The topic of discussion for this Constitution Monday concerns the foundation of our government. The Founders of the United States established a republic, not a democracy. They wanted a government that would last, and they knew that democracies do not last long.
Walter E. Williams, a professor of economics at George Mason University, is a very wise man. Whenever I see his name as the author of an article, I always read the article. He recently posted an article at The Daily Signal about the Electoral College titled “Why We Are a Republic and Not a Democracy.” I believe it is worth reading in its entirety, but I will share some ideas from it.
Williams first reminds us that Hillary Clinton and many of her supporters blame her 2016 presidential defeat on the Electoral College. They think that the President of the United States should be elected by a simple majority vote that is sometimes known as the popular vote. They think that the Elector College system “distorts the one-person, one-vote principle of democracy.” The reason that they have this belief is because “electoral votes are not distributed according to population.”
Using the examples of Wyoming and California, Williams shows exactly why people want to do away with the Electoral College. Wyoming has about 600,000 residents with one representative in the U.S. House and two U.S. Senators. They have three electoral votes or “one electoral vote per 200,000 people.” California has the largest population with about 39 million people and 55 electoral votes or “one vote per 715,000 people.” “Comparatively, individuals in Wyoming have nearly four times the power in the Electoral College as Californians.” He continues his explanation with these paragraphs.
Many people whine that using the Electoral College instead of the popular vote and majority rule is undemocratic. I’d say that they are absolutely right. Not deciding who will be the president by majority rule is not democracy.
But the Founding Fathers went to great lengths to ensure that we were a republic and not a democracy. In fact, the word democracy does not appear in the Declaration of Independence, the Constitution, or any other of our founding documents.
Williams shares quotes from several of the Founding Fathers expressing their views about democracy and why they did not want the new government to be one. He then continues his explanation.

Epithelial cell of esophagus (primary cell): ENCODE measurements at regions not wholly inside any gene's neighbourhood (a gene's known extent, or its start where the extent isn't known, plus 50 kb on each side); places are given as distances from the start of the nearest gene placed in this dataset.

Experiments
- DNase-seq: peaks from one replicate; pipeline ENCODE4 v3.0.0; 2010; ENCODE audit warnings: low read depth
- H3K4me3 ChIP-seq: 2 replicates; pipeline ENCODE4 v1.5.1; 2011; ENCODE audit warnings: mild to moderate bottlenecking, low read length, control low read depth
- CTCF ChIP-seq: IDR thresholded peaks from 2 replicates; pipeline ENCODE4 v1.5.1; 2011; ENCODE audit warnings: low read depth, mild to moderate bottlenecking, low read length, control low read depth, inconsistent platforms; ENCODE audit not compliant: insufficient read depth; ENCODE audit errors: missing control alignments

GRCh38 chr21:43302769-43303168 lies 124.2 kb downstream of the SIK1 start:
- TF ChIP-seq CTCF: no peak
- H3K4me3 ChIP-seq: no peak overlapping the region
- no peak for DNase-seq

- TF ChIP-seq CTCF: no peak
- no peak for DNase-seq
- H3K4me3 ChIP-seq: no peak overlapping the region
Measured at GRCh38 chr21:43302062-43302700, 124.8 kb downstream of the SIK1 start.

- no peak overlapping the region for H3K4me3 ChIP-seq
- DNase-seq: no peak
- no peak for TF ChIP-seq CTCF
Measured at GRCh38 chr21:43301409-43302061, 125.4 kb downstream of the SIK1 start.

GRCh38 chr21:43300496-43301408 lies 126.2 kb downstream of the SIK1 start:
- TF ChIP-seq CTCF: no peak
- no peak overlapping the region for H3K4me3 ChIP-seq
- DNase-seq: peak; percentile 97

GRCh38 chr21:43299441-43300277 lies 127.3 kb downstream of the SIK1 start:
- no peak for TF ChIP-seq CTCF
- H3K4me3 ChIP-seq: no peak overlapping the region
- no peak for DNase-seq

The Founders expressed contempt for the tyranny of majority rule, and throughout our Constitution, they placed impediments to that tyranny. Two house of Congress pose one obstacle to majority rule. That is 51 senators can block the wishes of 435 representatives and 49 senators.
The president can veto the wishes of 535 members of Congress. It takes two-thirds of both houses of Congress to override a presidential veto.
To change the Constitution requires not a majority but a two-thirds vote of both houses, and if an amendment is approved, it requires ratification by three-fourths of state legislatures.
Finally, the Electoral College is yet another measure that thwarts majority rule. It makes sure that the highly populated states – today, mainly 12 on the east and west coasts, cannot run roughshod over the rest of the nation. That forces a presidential candidate to take into consideration the wishes of the other 38 states.
Clearly the Founders did not want our government to be a democracy, and they put many “impediments” in the way of it turning into a democracy. The best idea that I have ever heard for not doing away with the Electoral College is from an unknown source, but it basically goes like this: If there were no Electoral College and the presidency were chosen by a majority vote, then the president would be chosen by the residents of New York City and Los Angeles County.
I want you to think about that idea. Do you really want to give up your vote for president? Even worse, do you want New Yorkers and the people who live in Los Angeles County to decide who will be your president? I do not, and the Founders did not. This is the reason why they set up the government the way they did. We should be applauding and praising them, not trying to undo their work.